More than 72% of consumers prefer to buy a product/service from a site that provides information in their own language.

So, regardless of the language, the company can give access to its services to a large audience.

Moreover, the company can also target the audience that best fits its market. For example, luxury companies have adapted to the Asian market, taking advantage of the boom in tourism in the West.

 

Improving your image

Today, around 80% of website content is only available in English. However, in March 2020, only 25.9% of internet users worldwide were English speakers. Languages such as Russian, Hindi or Japanese have a significant number of speakers and therefore as many potential customers. Translating your website into multiple languages gives you an advantage over companies that do not have any or do not translate them. But also against companies that limit themselves to certain languages and markets. Turnover will increase accordingly.

Translating a website allows a company to show its reliability and seriousness by making the buying experience simple for their customers. By ensuring that the content is fully translated, from product descriptions to payment processes, the conversion rate will be optimised.

Customers appreciate being addressed in their native language as they can navigate a site more easily and for longer.

 

Boosting your SEO

From a more technical point of view, translating your website into multiple languages allows you to be present on several foreign search engines, butut also to be better referenced. It therefore benefits from better visibility without the company having to invest in an advertising and/or communication campaign. To optimise the SEO of a site, it is necessary to play on strategic keywords. And the fact of translating the site multiplies the number of keywords for all the languages translated. The site will therefore be present at the top of the page of browsers and on multiple international browsers, which increases its visibility and popularity.

 

Translating your website is becoming a must. This action allows a company to reach a wider audience by expanding into new international markets and ultimately increase its turnover.

It is therefore necessary to entrust the translation of your website to translators specialised in the field to ensure that the message is correctly transmitted in the desired languages.

The field of new technologies is particularly profitable, and companies are investing, developing and innovating. In Switzerland, 22.9 billion francs were spent on research and development in 2019, which represents 3.15% of the national GDP and shows the importance that Switzerland attaches to development and innovation. So, after successive feats in terms of translation and communication, Google ensured results, performance and efficiency through innovation and the launch of GOOGLE MEET in 2019, followed by the live captioning feature in 2022.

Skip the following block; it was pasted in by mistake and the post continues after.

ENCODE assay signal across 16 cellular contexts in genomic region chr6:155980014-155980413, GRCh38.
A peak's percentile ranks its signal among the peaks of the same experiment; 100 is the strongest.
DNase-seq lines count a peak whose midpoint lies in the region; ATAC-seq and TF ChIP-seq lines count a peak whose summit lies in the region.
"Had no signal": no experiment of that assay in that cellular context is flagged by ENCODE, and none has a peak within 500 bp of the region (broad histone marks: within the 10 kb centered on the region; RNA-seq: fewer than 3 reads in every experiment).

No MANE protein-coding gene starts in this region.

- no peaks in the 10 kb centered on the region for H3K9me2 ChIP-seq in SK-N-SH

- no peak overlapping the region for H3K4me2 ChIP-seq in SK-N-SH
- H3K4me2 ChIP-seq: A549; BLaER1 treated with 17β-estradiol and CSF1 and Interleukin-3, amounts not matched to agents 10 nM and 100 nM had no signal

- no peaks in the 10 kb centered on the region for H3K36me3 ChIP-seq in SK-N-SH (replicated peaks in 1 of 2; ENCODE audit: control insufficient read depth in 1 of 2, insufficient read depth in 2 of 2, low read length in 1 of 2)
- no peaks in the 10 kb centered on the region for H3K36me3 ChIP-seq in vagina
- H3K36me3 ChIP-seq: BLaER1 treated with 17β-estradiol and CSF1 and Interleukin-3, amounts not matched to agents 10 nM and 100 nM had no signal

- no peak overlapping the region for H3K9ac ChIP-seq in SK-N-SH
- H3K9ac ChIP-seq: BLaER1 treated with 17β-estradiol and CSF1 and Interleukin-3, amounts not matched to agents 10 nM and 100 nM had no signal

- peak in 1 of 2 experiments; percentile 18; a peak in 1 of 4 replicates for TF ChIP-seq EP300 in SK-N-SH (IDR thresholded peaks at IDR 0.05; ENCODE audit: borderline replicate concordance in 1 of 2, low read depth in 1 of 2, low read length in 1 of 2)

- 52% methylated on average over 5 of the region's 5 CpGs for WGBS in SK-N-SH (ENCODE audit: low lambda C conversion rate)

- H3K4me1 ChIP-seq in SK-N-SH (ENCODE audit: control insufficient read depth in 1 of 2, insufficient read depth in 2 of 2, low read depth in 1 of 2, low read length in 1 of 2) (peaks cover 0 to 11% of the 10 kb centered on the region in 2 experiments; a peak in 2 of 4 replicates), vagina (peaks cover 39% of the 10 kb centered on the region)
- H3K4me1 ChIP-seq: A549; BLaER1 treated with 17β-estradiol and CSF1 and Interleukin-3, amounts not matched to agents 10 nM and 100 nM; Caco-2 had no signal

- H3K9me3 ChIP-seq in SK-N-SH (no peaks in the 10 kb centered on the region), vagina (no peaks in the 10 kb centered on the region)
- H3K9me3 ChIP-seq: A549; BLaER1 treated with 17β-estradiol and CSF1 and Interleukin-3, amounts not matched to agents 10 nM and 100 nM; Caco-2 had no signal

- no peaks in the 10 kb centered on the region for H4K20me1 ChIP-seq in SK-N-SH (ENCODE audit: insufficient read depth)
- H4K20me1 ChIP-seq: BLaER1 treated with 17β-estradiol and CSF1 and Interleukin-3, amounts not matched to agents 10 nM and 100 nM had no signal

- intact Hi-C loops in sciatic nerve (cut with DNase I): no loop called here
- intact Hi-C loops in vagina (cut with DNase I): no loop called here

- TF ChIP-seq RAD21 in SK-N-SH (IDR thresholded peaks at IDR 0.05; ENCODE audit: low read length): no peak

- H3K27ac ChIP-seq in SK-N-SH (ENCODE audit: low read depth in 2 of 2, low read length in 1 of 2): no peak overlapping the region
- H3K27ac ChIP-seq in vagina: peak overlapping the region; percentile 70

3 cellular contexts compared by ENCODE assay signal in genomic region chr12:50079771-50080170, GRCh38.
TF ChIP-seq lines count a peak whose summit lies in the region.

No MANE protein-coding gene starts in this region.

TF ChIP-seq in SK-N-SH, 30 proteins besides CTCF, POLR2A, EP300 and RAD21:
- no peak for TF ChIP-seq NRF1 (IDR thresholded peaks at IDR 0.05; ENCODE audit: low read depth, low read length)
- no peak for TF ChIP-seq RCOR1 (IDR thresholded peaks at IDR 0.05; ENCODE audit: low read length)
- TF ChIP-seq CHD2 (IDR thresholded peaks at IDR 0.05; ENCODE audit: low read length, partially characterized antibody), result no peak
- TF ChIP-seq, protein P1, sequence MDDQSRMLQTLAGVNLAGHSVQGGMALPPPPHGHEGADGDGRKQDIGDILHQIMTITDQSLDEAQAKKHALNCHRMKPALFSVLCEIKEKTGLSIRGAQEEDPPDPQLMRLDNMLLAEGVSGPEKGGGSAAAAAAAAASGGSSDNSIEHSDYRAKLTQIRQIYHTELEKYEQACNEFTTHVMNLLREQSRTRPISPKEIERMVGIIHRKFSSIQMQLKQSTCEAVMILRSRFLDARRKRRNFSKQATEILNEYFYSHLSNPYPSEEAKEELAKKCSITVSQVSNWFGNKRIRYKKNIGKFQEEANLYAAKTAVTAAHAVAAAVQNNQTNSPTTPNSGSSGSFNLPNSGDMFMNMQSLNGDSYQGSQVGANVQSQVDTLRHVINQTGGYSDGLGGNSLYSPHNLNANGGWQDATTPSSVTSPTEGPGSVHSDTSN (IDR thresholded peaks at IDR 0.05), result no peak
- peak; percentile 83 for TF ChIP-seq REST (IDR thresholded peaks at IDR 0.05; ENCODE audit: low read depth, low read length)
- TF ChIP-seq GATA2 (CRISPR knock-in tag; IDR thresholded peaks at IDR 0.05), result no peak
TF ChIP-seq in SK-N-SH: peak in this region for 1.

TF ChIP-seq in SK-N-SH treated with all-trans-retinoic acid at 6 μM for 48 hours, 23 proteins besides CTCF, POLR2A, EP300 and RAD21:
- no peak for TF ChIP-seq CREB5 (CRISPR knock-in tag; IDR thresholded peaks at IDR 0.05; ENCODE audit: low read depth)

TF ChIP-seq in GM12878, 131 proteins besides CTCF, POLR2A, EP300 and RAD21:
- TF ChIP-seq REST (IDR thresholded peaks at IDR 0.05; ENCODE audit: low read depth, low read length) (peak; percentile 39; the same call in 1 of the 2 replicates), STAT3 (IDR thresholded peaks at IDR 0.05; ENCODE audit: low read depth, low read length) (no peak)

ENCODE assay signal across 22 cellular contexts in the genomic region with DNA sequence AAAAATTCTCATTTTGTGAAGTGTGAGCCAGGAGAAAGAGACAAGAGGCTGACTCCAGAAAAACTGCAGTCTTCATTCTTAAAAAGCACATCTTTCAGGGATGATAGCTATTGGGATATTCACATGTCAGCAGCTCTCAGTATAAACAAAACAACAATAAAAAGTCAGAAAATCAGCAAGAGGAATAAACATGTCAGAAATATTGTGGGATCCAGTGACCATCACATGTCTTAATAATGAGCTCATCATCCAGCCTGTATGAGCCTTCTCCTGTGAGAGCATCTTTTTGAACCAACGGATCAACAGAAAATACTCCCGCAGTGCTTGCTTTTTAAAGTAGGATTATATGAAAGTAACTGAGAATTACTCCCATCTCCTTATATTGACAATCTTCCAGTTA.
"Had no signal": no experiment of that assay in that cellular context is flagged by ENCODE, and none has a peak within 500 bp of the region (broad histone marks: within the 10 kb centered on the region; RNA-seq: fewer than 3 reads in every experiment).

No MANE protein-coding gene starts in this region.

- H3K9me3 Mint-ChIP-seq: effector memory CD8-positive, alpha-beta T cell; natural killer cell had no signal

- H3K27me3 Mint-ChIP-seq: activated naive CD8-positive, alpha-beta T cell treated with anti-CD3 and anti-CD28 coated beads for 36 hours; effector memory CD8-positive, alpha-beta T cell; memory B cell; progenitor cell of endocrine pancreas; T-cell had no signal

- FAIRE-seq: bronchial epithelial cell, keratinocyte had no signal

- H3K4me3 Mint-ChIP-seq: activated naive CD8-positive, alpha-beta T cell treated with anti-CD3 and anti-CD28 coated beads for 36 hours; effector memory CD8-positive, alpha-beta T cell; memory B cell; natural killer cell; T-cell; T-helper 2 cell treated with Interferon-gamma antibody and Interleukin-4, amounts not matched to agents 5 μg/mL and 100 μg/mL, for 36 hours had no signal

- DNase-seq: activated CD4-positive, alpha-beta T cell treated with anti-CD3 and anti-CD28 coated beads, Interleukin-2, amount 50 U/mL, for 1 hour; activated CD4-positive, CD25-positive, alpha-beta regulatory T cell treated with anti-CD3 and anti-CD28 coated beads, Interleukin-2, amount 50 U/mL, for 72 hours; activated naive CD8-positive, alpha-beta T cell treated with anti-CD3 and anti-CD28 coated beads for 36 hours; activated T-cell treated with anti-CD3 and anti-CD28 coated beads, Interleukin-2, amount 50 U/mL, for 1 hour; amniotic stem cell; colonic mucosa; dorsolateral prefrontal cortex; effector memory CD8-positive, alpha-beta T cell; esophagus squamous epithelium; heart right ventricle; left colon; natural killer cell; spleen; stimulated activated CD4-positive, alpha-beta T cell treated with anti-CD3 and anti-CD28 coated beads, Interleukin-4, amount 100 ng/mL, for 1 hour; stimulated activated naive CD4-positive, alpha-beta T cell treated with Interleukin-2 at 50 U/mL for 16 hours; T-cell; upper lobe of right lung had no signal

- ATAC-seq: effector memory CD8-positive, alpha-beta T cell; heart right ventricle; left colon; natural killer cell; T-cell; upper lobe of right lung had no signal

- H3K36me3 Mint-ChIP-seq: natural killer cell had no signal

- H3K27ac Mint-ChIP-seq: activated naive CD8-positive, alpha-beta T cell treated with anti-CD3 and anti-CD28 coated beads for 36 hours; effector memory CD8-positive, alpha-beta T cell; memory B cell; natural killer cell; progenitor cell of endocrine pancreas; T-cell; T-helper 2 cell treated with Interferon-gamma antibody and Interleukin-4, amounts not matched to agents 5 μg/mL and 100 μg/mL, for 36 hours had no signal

I — What is Google Meet in concrete terms?

In a nutshell, Google Meet is a high quality video conferencing platform, which was previously only available to professionals. Now anyone with a Google account can create an online meeting of up to 60 minutes with up to 100 participants. Businesses, schools and other organisations can take advantage of advanced features, such as hosting meetings with up to 250 participants and live streaming for 100,000 users.

But the novelty of this platform is that it is now possible to benefit from live subtitling during videoconference meetings. However, this service is not free. Google’s live captioning is available for meetings held by people with a premium Workspace subscription, including Workspace Business Plus, Enterprise Standard, Enterprise Plus, Teaching & Learning Upgrade and Education Plus. The cost is approximately CHF 16 per month.

 

II — The limitations of Google’s automatic subtitling

This groundbreaking new feature from Google is limited for the time being as it only takes English as its starting language and subtitling is only available in 4 languages: Spanish, Portuguese, German and French. At the moment, Google has not yet announced a feature that allows meetings to be automatically translated from another language, which strongly limits the use of subtitling.

In addition to not being useful for everyone, Google’s automatic translation is not available to everyone, as this feature is only available with a particularly expensive subscription. To take advantage of it, administrators will also have to sign up for the beta version and activate the feature.

Finally, concerning the subtitling service itself, we have noticed that it has some flaws. Indeed, it is necessary to be able to read the subtitles quickly.           They appear and disappear very quickly and in limited quantity. The words are initially proposed in a grammatical manner and then contextualised with the rest of the speech. They therefore change during reading and are sometimes inaccurate. Accessibility and accuracy are the main flaws of this tool. So far, this feature is mainly useful for people with hearing impairments or to follow a meeting without headphones or speakers.